Posts Tagged by weaving
On women and weaving, draft of a two-part Foreword to a work by Hanna Eilittä Psychas, Women Weaving the World: Text and Textile in the Kalevala and Beyond
|May 10, 2018||By Gregory Nagy listed under By Gregory Nagy, Guest Post||
2018.05.10 | By Gregory Nagy and David F. Elmer
Women Weaving the World: Text and Textile in the Kalevala and Beyond, by Hanna Eilittä Psychas, was completed in December 2017. It originated as a thesis presented in partial fulfillment of the requirements for the degree of Bachelor of Arts at Harvard University. The author of Part I of the bipartite Foreword to the online edition of Women Weaving the World, Gregory Nagy, was the supervisor of the thesis, while the author of Part II, David F. Elmer, was the professor designated by Harvard’s Department of Comparative Literature to evaluate the thesis. The text of Part II derives from Elmer’s evaluation, which resulted in the grade of summa cum laude for the thesis.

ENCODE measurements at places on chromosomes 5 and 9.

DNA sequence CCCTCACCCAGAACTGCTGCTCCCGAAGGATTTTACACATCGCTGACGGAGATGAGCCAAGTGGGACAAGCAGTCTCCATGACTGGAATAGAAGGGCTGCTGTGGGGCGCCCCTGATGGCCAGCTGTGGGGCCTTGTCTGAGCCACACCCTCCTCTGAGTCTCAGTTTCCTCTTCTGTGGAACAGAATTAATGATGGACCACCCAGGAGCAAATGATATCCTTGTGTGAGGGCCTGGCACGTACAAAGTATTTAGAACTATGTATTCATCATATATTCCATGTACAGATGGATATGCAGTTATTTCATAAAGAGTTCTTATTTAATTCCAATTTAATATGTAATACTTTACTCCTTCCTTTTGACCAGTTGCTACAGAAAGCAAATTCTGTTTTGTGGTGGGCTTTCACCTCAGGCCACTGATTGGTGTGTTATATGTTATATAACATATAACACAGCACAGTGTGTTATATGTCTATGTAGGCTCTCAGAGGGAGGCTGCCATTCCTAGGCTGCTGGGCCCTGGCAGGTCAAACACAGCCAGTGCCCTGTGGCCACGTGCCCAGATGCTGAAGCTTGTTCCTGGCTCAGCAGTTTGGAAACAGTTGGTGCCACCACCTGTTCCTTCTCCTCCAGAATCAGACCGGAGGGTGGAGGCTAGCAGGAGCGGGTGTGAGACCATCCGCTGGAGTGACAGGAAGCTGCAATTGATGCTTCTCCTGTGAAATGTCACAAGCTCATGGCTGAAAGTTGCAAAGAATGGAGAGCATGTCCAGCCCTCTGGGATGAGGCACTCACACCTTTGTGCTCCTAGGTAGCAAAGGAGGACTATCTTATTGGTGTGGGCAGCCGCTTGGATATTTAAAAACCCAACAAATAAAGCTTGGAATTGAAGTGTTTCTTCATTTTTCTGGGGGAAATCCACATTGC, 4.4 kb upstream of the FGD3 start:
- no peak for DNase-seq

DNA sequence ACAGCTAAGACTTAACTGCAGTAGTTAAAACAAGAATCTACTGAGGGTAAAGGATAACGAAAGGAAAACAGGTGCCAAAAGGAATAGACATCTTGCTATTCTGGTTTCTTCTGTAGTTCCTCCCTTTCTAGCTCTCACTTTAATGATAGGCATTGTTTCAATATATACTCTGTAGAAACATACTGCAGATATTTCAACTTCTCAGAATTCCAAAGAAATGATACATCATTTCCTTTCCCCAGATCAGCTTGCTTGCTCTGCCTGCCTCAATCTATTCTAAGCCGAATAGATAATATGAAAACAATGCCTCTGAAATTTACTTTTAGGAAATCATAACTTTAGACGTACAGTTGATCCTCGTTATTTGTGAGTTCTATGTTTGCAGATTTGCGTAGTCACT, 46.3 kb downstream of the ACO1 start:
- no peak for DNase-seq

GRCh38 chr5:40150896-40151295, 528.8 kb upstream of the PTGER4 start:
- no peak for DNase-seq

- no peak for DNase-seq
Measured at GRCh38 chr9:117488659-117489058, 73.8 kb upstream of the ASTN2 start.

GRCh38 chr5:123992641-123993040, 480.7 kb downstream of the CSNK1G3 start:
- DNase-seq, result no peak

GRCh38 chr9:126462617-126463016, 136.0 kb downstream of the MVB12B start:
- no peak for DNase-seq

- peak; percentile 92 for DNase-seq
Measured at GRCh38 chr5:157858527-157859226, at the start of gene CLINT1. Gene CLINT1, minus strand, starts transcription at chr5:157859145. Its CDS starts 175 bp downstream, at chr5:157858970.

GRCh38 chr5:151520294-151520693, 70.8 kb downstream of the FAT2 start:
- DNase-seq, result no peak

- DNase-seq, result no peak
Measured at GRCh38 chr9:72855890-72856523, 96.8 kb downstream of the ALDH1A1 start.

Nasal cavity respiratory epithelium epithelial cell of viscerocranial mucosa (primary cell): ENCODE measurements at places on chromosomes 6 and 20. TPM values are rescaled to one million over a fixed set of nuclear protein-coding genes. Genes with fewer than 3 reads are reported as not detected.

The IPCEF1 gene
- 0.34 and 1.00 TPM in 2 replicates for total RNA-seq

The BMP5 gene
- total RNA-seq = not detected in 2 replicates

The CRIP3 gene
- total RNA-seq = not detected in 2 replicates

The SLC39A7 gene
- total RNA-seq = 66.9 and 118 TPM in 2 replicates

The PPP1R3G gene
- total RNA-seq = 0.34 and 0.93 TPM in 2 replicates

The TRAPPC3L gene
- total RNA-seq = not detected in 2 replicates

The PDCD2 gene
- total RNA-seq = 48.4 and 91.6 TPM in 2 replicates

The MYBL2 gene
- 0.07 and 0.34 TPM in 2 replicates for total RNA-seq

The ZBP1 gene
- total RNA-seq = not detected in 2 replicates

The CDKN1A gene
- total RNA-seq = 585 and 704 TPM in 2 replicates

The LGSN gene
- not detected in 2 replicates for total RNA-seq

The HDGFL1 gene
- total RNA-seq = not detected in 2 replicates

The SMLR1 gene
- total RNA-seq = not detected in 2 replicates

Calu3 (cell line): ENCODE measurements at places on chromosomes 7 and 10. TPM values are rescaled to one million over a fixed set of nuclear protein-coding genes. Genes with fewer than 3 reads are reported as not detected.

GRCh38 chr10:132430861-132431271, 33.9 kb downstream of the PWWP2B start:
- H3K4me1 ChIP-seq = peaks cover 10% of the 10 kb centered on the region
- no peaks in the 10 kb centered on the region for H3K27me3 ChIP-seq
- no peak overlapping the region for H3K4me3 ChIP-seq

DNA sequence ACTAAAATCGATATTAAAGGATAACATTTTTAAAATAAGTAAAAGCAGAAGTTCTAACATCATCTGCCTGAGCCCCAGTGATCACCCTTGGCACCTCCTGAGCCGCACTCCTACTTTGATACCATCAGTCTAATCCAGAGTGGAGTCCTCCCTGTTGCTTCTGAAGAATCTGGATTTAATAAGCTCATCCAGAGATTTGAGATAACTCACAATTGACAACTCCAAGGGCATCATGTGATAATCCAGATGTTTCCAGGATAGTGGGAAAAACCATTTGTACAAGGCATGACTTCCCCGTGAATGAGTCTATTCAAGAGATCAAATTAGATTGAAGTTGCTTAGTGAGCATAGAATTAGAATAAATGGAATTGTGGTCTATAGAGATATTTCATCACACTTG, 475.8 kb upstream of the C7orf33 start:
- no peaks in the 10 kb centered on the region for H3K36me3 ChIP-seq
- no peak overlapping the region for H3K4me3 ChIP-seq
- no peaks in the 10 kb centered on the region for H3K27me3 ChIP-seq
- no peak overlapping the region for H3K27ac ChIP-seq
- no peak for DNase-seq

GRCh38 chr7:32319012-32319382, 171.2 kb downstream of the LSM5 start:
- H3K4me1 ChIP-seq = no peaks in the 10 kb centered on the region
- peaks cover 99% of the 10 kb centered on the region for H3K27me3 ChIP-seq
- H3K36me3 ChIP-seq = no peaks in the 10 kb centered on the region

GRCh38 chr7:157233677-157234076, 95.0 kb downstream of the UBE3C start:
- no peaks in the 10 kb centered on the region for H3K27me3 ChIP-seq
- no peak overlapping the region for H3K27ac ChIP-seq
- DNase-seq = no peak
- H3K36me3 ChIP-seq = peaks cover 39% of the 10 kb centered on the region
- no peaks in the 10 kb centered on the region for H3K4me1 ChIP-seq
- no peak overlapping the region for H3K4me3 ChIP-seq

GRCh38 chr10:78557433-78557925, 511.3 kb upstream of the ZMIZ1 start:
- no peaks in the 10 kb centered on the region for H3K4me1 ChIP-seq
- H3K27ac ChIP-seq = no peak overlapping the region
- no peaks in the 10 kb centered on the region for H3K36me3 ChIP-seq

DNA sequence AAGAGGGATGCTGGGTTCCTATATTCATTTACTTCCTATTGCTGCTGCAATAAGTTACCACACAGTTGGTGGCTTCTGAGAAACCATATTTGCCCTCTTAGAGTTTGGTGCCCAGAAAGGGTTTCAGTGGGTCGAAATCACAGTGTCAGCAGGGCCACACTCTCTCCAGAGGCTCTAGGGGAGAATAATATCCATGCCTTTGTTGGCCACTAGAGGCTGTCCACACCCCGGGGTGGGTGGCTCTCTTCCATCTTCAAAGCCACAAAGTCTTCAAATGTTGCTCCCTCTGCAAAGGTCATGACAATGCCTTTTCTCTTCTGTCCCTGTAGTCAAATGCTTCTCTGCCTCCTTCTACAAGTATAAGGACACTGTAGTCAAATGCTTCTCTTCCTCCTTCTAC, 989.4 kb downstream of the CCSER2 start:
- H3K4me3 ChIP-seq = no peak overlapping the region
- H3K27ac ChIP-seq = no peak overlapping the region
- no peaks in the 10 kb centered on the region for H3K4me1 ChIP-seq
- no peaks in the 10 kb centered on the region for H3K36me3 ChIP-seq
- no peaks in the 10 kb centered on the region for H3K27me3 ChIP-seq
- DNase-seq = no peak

|March 28, 2016||By Keith Stone listed under Guest Post||
|March 10, 2016||By Ioanna Papadopoulou listed under Guest Post|
In the absence of Odysseus Penelope’s fate becomes unstable. Her weaving and unweaving the famous web is emblematic of this instability. Being at the same time a married woman and a numphē (young girl at the age of mariage), and refusing to solve this aporia, she invests weaving with its full metaphorical potential: Penelope rules over the destiny of Ithaca by “analysing” her web each night (alluesken histon). Thus the history of our own word for unraveling complexity—analysis—starts here, in the nocturnal textile activity of the “most powerful feminine mind among Greek women,” to use the Odyssean way of singling out Penelope’s outstanding intelligence.
|January 7, 2016||By Gregory Nagy listed under By Gregory Nagy, Sappho||
Epigram 55 of Posidippus, a poet who flourished in the third century BCE, refers to the songs of Sappho. That is what I argued already in my postings for 2015.11.19 and 2015.12.03. This epigram, as we can see from those postings, is about a girl named Nikomakhe whose happy young life was sadly interrupted by a premature death. Nostalgically, the words of the epigram recall the happy times when this girl together with her girlfriends were singing the love songs of Sappho, sung one after another. In the present posting for 2016.01.07, I will argue that the poet pictures the singing of Sappho’s songs by these girls as a recurrent event that is simultaneous with their weaving at the loom.